Next to love, sympathy is the divinest passion of the human heart—Edmund Burke
A couple of weeks ago, I fractured my foot. So I hobbled around with a cane for several days. What was pleasant about this otherwise painful experience was the way I was treated by everyone. People opened doors for me, helped me into cabs, and gave me room in elevators. Their consideration made it a temptation to keep the cane longer than I needed. My spirit blossomed under this kind public treatment. Yet, the moment I laid aside this symbol of deficiency, people reverted to their old pushing, jostling selves. And it occurred to me that everybody has some sort of broken bone somewhere, even if it cannot be seen. Not physical bones, of course, but emotional ones that are just as frail and tender.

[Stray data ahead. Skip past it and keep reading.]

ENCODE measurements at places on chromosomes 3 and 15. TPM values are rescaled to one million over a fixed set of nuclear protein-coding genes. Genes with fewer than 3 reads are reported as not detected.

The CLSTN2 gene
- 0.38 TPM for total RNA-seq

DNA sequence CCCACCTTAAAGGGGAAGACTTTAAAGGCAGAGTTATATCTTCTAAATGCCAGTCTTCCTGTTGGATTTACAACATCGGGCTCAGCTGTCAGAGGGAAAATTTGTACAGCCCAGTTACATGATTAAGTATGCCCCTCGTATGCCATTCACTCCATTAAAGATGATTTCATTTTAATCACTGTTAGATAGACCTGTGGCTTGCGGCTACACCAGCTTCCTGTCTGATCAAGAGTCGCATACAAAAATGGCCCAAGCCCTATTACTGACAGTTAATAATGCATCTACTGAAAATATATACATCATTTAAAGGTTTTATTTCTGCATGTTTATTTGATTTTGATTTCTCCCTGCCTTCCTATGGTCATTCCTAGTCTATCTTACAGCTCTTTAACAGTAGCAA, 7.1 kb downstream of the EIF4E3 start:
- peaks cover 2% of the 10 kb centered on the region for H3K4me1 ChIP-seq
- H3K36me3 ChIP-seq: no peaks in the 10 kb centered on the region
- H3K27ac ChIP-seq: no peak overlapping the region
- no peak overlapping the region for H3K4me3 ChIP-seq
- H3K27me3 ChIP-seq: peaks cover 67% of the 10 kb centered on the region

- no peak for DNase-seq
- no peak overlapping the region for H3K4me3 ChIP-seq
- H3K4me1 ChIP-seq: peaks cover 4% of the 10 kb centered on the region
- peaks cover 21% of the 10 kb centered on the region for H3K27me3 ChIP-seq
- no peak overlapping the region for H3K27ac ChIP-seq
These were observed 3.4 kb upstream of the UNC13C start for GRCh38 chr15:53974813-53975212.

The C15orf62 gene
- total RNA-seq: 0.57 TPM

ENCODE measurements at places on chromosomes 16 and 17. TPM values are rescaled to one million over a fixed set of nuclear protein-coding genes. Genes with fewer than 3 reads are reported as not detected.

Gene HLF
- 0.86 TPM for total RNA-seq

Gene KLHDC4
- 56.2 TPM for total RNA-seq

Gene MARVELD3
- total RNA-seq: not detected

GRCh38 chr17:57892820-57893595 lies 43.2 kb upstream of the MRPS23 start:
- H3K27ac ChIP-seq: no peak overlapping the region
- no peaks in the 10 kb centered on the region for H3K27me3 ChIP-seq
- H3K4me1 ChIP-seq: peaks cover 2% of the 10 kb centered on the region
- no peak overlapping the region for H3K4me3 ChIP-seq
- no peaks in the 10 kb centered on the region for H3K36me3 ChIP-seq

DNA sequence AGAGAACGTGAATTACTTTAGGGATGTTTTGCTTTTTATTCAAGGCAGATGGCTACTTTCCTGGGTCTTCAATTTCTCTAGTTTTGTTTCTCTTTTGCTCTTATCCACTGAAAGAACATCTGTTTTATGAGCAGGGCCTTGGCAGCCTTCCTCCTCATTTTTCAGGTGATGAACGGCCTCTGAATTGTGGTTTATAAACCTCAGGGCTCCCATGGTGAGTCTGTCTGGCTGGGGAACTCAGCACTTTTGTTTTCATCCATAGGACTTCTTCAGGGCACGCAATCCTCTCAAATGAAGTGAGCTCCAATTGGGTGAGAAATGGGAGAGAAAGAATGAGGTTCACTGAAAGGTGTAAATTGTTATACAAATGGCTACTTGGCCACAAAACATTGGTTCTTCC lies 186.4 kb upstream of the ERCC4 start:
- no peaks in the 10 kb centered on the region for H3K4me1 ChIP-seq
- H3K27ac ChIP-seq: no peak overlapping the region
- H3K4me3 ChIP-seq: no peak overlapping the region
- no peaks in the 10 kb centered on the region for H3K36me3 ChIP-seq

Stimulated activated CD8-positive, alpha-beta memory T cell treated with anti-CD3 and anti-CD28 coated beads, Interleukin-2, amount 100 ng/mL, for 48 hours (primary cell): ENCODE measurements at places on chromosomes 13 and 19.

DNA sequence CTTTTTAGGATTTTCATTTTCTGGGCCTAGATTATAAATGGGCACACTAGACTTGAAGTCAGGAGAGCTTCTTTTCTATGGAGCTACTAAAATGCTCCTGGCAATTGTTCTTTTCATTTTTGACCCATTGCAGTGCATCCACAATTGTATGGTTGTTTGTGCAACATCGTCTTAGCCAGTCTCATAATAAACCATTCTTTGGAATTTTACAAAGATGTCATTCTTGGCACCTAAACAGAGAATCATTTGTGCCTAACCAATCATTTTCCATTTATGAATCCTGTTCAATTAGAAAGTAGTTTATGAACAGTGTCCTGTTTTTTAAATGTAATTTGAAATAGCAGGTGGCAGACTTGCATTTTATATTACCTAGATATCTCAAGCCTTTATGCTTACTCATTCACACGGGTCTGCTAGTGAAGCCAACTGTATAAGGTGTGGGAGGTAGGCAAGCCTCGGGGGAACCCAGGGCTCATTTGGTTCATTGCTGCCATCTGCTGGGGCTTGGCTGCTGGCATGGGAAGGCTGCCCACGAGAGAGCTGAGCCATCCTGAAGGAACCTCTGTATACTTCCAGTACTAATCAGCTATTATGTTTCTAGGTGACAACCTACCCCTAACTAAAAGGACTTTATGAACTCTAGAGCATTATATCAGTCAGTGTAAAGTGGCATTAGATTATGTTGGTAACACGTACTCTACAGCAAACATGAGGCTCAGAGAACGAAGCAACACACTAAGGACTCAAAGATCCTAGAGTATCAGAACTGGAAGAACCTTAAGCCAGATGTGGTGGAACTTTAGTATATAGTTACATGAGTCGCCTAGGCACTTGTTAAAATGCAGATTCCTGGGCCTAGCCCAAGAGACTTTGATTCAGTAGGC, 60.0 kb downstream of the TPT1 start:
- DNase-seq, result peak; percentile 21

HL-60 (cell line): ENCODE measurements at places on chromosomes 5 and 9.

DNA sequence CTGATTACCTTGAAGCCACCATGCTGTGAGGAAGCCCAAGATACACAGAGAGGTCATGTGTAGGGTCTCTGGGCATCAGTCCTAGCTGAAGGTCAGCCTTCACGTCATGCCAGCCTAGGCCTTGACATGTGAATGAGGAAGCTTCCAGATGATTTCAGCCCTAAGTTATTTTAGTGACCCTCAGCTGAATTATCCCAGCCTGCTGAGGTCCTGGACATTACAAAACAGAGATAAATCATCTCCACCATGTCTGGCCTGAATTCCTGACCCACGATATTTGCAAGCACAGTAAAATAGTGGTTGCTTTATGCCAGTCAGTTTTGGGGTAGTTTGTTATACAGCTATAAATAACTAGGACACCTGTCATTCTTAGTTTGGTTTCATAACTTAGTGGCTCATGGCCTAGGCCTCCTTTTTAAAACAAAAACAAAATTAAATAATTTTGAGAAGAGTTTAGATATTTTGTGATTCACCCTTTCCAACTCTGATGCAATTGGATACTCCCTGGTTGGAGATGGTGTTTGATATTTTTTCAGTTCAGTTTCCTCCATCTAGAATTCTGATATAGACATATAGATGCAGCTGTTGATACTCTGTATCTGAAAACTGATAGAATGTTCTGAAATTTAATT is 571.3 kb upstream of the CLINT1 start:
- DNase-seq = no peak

There have been many days when I needed more consideration than on the days I carried a cane: when my mind was troubled and my emotions churned, and no one knew or cared. The little broken bone was minor, but it opened a floodgate of human sympathy. It could be a fruitful experience for us to take a day off, once in a while and treat every person we meet as if his foot were hurt.
— Sydney Harris
When my arms cannot reach people who are close to my heart, I always hug them with my prayer.